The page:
Amelia Island… and bust

Despite working for the Porsche Club of America for three years, I never attended Werks Reunion or any of the car events held annually in Amelia Island, Florida. 2022 would be the year I changed that statistic.

The plan was simple enough, find an Airbnb as close as possible to the activities that wouldn’t break the bank, and then get there in time to enjoy as much as possible. The accommodations were easy to arrange as there are no shortages of possibilities if you’re willing to be a little adventurous, which I was. 

The drive from Nashville is straightforward and would take about eight hours, plus the time change from Central to Eastern time and time for fuel and rest stops. A trip that one can accomplish in one day without too much effort, but I wanted to have time on my arrival to enjoy the area and visit the fantastic Brumos Collection museum in Jacksonville. So, I decided to leave on Wednesday and get about half the driving done. That would leave me a short drive on Thursday and plenty of time to drool over the historic Porsches at the Brumos display.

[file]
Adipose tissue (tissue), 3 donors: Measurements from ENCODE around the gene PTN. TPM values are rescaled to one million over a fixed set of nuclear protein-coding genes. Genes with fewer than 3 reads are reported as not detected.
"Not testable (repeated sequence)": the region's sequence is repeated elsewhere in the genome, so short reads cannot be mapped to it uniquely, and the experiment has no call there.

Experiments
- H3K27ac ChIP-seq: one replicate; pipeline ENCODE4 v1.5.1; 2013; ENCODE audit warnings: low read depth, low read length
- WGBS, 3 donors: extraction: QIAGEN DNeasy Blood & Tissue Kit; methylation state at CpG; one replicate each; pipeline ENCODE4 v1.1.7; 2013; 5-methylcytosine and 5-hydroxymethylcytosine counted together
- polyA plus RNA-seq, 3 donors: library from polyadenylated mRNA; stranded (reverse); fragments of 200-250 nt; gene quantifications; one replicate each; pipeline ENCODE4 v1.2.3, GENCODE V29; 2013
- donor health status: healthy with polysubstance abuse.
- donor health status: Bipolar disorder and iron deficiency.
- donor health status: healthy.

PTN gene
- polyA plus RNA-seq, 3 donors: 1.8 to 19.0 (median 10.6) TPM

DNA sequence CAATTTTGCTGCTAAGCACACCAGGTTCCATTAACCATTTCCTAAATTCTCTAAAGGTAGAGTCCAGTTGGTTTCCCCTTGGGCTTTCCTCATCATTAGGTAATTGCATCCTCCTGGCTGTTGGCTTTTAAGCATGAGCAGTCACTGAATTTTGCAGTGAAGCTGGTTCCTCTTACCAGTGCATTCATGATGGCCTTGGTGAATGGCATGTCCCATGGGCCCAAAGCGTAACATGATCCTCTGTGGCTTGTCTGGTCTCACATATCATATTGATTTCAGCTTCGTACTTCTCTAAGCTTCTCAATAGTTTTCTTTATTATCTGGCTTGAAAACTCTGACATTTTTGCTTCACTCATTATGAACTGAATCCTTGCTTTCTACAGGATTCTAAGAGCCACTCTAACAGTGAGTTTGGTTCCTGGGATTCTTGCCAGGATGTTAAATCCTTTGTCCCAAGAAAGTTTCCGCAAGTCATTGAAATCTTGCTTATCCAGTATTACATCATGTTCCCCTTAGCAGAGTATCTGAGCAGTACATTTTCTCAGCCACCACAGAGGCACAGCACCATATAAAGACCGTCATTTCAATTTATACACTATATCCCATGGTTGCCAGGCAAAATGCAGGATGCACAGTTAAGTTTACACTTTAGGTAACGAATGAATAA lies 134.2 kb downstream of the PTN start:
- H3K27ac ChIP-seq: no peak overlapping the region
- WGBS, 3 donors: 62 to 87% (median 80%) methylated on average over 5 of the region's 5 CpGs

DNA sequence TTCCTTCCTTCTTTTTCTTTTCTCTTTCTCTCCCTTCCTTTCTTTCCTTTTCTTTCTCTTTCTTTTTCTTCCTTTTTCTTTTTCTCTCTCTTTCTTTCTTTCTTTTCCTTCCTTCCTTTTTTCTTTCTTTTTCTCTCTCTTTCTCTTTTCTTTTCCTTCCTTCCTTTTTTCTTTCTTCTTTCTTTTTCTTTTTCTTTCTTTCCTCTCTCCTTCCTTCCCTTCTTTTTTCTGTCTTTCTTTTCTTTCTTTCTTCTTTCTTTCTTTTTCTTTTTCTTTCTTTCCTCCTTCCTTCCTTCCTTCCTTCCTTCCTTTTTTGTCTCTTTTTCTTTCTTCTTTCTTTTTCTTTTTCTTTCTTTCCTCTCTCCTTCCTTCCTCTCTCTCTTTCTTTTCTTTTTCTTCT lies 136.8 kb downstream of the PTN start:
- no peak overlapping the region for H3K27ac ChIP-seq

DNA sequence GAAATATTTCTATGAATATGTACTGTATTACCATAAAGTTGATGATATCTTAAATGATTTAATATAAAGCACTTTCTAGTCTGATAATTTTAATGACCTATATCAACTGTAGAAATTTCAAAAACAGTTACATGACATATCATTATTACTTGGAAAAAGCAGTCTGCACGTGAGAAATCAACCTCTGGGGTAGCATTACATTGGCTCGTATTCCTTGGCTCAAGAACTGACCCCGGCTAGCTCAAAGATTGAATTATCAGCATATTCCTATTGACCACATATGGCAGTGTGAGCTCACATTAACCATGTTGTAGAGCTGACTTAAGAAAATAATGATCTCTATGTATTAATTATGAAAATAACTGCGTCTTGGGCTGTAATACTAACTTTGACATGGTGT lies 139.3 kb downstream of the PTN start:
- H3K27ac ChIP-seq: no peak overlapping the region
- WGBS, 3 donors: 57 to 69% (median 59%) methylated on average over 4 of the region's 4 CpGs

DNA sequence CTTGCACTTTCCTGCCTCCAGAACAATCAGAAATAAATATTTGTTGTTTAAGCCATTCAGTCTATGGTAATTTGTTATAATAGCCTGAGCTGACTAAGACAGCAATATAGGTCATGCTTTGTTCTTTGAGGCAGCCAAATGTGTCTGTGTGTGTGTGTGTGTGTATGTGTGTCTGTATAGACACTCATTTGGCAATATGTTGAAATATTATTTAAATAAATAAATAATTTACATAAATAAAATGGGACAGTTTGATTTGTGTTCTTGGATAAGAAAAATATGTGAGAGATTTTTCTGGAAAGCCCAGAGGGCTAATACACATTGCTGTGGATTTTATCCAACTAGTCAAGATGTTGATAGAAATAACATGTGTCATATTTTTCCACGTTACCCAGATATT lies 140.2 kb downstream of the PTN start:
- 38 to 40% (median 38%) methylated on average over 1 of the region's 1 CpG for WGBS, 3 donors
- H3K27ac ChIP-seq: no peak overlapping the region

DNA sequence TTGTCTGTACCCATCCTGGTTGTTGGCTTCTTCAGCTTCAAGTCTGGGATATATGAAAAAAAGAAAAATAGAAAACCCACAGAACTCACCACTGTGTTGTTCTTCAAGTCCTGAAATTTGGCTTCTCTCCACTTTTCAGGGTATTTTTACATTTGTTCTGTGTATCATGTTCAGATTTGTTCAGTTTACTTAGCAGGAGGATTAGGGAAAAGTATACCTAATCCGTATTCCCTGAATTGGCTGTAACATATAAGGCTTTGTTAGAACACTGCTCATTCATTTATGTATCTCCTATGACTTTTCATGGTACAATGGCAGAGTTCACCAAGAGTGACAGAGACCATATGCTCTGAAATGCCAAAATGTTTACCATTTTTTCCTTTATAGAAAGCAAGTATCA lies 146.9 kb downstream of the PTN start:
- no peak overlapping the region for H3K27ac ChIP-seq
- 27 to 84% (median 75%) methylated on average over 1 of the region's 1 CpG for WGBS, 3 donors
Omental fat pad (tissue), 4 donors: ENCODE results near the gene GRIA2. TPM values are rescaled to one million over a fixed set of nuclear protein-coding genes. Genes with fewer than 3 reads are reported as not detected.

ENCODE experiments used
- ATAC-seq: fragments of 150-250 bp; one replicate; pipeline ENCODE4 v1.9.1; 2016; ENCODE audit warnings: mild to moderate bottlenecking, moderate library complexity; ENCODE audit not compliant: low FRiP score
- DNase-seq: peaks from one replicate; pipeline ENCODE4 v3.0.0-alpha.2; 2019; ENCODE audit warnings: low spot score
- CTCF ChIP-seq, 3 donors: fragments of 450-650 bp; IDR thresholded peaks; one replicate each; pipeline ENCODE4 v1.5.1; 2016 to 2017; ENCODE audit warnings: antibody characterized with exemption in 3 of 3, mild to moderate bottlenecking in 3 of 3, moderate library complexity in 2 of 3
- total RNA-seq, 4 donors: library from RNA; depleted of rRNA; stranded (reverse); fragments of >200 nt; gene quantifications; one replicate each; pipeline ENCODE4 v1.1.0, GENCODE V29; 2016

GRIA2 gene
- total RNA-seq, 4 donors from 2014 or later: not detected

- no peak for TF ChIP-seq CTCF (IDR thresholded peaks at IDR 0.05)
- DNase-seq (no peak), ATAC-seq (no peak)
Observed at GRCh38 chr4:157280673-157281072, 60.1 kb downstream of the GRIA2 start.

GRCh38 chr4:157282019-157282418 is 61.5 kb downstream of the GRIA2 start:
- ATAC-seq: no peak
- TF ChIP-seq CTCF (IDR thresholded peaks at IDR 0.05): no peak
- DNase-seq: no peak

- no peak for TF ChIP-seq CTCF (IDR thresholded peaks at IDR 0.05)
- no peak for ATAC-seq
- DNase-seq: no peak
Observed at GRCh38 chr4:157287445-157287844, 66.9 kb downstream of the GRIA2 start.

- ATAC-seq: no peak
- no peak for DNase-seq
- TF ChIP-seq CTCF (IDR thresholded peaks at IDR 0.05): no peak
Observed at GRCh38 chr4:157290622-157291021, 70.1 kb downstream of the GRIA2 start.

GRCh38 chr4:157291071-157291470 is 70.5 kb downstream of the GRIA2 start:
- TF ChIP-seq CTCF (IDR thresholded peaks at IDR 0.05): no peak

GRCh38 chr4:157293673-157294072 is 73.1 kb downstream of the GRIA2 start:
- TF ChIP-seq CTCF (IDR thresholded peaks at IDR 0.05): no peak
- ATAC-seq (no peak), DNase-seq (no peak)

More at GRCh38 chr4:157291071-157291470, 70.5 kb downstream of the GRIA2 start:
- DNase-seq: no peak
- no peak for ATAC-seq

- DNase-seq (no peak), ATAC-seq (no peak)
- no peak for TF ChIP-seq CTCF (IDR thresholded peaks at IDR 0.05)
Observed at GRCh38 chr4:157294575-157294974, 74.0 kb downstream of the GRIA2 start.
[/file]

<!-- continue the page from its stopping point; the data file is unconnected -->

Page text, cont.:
I always like to take a snapshot of the mileage before embarking on a road trip.

The Boxster was the logical choice to drive since the first event I would attend was the Porsche Club of America’s Werks Reunion. I purchased my Corral parking pass to park on a golf course lawn adjacent to the show cars giving me a guaranteed spot close to the event. This was key as I did not want to lug all of my camera gear with me all day. Parking in the Corral would enable me to go back to the car whenever I needed a different lens or battery or whatever.